Dentists do use root canal treatment if the tooth is badly decayed. Patients undergo RCT, although they are keen to know more about it.
Several questions emerge in mind about ‘root canal treatment’. These questions are often in the form of doubt, which needs to be clarified.
How do I know if I need an RCT?
If there is no pain during the early stages of infection, the patient may not feel the need for RCT. In a few cases, the tooth may darken in color, which could mean that the blood supply to the tooth is dying.
It is important to realize that there may not be any symptoms in the early stages of infection, and every tooth will respond differently when it comes to tooth decay.
Root canals are required in a tooth with a deep cavity or secondary infection beneath a pre-existing filling, or in a tooth cracked from injury or even perhaps genetics.
Few symptoms requiring root canal treatment:
- Lingering sensitivity to hot and/or cold food as well as sweets, even after the sensation has been removed.
- Throbbing pain while chewing or perhaps biting.
- Pain that worsens when a person lies down.
- Tooth pain that does radiate to the head and also ears.
- Pimples on the gums or swelling around the tooth.
- A chipped or even cracked tooth.
- Deep decay or darkening of the gums.
Does root canal treatment (RCT) hurt?
A root canal treatment will, of course, be performed after administering local anesthesia, which makes the tooth numb. Make sure you eat a light meal prior to visiting for treatment. Advice will be given against chewing and biting until the numbness wears off.
How many sittings does a root canal treatment take?
The use of modern tools, the latest technology, and the expertise of the doctors make it possible to complete a root canal treatment in a particular visit. This is referred to as a single-seat RCT. In a few situations, if there happens to be an active infection in the tooth and it is not feasible to complete the treatment in one sitting, then it is completed in about 2 or 3 sittings, depending on the tooth’s condition.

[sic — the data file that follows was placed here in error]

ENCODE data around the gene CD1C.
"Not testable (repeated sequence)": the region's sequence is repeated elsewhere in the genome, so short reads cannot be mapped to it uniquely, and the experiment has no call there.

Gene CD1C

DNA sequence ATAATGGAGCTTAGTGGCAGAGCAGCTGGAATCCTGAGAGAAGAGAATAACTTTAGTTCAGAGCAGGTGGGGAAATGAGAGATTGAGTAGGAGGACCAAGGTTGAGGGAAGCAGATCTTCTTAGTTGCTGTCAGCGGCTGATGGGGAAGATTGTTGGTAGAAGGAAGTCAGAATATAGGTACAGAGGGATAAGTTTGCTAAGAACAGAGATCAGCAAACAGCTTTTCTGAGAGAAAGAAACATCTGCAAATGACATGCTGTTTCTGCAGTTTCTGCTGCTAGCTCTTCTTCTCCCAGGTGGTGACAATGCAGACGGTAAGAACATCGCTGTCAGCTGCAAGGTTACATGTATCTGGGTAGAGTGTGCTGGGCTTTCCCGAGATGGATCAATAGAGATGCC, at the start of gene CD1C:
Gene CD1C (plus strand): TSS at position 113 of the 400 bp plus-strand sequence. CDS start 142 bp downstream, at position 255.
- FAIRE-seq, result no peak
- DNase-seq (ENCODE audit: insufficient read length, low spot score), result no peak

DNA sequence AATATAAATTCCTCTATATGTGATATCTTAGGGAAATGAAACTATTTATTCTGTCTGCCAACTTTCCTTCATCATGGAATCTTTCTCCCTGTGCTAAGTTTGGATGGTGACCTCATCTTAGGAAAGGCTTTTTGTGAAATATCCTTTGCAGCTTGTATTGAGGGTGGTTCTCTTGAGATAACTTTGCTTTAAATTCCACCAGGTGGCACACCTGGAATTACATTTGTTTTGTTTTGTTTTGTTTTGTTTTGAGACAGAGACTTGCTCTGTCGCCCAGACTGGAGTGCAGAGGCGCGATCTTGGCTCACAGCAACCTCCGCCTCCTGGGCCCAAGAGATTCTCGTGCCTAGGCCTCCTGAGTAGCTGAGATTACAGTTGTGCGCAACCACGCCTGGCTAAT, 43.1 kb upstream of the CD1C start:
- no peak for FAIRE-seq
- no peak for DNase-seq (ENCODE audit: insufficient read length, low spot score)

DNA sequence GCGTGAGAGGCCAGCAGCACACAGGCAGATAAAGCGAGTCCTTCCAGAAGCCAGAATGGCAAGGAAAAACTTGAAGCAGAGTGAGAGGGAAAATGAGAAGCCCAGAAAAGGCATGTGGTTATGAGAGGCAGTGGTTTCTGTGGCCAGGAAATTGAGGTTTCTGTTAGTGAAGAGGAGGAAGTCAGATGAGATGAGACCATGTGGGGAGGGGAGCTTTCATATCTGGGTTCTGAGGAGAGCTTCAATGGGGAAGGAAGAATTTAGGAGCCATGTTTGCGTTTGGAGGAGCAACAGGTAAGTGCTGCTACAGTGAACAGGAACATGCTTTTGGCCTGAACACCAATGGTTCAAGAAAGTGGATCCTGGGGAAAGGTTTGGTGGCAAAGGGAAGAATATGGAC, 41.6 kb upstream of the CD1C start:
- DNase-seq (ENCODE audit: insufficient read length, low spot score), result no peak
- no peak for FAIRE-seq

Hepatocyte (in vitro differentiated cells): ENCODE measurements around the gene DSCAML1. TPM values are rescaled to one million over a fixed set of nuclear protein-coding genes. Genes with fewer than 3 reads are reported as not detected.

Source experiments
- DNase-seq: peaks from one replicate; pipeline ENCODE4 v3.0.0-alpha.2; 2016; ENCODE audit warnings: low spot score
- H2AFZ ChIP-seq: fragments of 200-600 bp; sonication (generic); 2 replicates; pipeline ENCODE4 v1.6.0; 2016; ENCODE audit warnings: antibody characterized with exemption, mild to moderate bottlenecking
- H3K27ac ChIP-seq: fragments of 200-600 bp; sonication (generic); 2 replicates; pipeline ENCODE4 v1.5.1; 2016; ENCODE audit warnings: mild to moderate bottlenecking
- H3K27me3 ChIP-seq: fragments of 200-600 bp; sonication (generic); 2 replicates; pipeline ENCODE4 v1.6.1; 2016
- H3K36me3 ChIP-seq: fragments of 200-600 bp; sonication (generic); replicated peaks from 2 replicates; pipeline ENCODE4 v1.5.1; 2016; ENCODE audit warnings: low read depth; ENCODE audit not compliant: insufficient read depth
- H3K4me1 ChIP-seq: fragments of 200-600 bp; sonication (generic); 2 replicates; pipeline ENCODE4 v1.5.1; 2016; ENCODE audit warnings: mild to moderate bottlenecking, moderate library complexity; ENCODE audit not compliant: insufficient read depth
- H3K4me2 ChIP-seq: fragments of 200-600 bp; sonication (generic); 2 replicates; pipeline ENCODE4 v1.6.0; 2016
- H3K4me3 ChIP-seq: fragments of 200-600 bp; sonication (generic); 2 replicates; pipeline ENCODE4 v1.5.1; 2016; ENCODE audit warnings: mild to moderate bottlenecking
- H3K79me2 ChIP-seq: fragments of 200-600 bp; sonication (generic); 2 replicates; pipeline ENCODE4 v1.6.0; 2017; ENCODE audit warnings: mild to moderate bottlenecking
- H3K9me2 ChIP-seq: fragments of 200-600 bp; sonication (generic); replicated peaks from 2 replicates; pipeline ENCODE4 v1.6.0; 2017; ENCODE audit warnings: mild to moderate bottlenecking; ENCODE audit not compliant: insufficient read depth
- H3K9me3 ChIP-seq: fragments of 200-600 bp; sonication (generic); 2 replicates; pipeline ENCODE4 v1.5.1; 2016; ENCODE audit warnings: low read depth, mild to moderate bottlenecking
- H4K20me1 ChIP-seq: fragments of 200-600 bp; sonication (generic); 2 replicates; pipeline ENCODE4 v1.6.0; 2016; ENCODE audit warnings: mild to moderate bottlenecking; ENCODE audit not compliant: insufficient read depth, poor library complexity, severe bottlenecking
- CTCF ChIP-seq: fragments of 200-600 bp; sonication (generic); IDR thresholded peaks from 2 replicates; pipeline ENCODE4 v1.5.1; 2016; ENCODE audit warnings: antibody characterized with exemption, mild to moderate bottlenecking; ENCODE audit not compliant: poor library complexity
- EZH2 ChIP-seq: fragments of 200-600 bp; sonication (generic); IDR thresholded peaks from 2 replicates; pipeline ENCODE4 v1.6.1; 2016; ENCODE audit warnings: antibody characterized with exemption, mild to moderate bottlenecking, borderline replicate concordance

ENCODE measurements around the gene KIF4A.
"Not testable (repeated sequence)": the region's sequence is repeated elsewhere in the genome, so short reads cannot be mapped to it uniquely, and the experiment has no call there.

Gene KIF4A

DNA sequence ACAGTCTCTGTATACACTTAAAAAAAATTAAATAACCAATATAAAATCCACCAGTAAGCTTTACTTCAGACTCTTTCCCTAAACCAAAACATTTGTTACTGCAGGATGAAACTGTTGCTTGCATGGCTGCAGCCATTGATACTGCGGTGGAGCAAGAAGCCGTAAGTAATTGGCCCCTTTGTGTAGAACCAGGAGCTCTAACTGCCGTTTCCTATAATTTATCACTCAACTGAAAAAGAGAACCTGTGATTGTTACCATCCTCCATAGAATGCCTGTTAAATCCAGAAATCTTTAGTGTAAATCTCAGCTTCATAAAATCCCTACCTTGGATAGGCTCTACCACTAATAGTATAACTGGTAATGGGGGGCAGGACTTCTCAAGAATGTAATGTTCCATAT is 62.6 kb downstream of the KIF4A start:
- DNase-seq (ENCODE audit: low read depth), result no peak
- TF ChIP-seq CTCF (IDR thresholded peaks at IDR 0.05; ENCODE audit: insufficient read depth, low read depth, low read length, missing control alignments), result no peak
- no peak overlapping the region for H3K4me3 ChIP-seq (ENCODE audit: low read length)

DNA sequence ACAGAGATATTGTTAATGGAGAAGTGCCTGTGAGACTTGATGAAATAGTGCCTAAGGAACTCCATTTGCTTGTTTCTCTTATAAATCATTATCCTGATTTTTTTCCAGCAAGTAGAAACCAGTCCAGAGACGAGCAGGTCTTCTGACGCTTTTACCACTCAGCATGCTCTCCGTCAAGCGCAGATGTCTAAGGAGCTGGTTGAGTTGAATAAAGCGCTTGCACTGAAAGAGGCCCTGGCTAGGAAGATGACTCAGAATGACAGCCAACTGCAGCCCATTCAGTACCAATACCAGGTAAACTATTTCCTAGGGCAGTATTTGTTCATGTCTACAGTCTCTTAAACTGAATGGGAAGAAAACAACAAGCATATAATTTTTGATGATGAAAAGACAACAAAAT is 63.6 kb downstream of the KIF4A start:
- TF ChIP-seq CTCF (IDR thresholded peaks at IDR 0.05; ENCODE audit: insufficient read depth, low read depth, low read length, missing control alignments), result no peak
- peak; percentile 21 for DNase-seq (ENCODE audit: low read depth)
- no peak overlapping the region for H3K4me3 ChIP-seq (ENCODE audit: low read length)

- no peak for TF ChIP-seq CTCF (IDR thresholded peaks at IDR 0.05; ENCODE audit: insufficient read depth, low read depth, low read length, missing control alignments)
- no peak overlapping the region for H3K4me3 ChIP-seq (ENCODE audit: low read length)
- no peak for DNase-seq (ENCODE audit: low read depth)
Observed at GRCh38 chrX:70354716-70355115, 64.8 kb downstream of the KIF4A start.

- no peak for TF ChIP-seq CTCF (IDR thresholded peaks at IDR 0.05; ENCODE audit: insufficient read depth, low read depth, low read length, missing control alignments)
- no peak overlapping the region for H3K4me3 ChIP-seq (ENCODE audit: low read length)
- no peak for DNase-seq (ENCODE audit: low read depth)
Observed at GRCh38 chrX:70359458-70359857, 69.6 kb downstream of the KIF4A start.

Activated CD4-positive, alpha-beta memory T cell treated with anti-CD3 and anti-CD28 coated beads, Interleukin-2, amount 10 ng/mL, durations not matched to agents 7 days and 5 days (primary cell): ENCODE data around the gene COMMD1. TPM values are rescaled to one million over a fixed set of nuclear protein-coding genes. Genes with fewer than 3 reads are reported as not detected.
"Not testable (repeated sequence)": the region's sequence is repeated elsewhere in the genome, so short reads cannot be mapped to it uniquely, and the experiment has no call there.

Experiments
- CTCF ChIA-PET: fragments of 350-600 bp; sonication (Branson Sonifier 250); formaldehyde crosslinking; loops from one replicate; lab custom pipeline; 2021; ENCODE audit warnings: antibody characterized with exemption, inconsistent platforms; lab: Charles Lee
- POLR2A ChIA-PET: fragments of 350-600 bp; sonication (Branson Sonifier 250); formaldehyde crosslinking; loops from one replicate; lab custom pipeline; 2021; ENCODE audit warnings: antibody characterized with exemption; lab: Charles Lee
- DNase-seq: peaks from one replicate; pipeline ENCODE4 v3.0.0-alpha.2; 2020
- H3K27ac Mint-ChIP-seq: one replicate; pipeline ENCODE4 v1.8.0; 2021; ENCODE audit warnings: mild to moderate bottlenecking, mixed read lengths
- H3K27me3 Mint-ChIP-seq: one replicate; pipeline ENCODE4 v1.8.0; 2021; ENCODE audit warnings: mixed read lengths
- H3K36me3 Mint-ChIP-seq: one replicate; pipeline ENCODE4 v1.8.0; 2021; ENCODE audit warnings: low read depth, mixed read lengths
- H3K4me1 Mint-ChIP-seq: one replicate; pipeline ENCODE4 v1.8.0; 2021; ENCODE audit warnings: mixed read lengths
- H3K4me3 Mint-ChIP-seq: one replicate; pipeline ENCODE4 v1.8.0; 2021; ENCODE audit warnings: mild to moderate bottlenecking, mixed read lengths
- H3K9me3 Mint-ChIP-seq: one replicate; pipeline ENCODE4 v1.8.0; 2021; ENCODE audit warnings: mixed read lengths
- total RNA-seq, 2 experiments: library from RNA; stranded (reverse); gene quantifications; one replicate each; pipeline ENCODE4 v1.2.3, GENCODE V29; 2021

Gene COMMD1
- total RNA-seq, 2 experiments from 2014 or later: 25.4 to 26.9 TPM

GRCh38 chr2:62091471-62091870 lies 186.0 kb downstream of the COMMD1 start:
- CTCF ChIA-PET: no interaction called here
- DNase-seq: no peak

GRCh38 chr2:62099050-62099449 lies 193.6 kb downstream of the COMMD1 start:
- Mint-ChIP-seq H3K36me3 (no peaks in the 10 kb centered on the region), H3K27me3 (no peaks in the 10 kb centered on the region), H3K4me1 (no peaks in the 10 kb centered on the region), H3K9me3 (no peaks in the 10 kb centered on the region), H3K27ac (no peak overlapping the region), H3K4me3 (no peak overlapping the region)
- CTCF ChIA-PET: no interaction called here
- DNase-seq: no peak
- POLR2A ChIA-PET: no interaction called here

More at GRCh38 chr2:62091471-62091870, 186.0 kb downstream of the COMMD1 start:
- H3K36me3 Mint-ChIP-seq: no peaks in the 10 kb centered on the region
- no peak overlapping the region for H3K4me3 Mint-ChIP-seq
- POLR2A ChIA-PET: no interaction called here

Can I get back to my normal routine after getting my root canal treatment?
Although numbness will be there for approximately 30–90 minutes following the procedure, most patients are in fact able to return to school or work directly following a root canal treatment. Yet, it is advised against eating for one to two hours until numbness has completely gone to avoid biting one’s lip or tongue.
Isn’t it a better option to get the infected or painful tooth extracted instead?
There is nothing like one’s natural tooth! In the case of extraction, it is possible to get it replaced by either a fixed tooth in the form of an implant or even a bridge to restore chewing function. In order to avoid the adjacent or opposing teeth from shifting into that space. These procedures do cost more than endodontic treatment and appropriate restoration.
How do I take care of my root canal-treated tooth?
It is essential that patients take adequate care of their teeth following a root canal treatment in order to prevent further damage to the tooth, gums, or surrounding teeth.
After an RCT, patients need to:
- Brush their teeth twice a day with fluoride toothpaste.
- Floss teeth daily (especially around the treated tooth as well as the crown region).
- Schedule regular dental appointments to check dental health.
Why place a cap over the root canal-treated tooth?
All the teeth that undergo root canal treatment do not really require caps or crowns. The teeth, which happen to have lost significant tooth structure due to caries or fracture and have indeed become weak to the extent that they are more likely to break or even fracture with the application of chewing forces, are given a crown or cap to reinforce their strength and thus prolong their functional life.
Root canal treatment is a professional approach to dental care. Patients do undergo RCT if their tooth is in bad condition.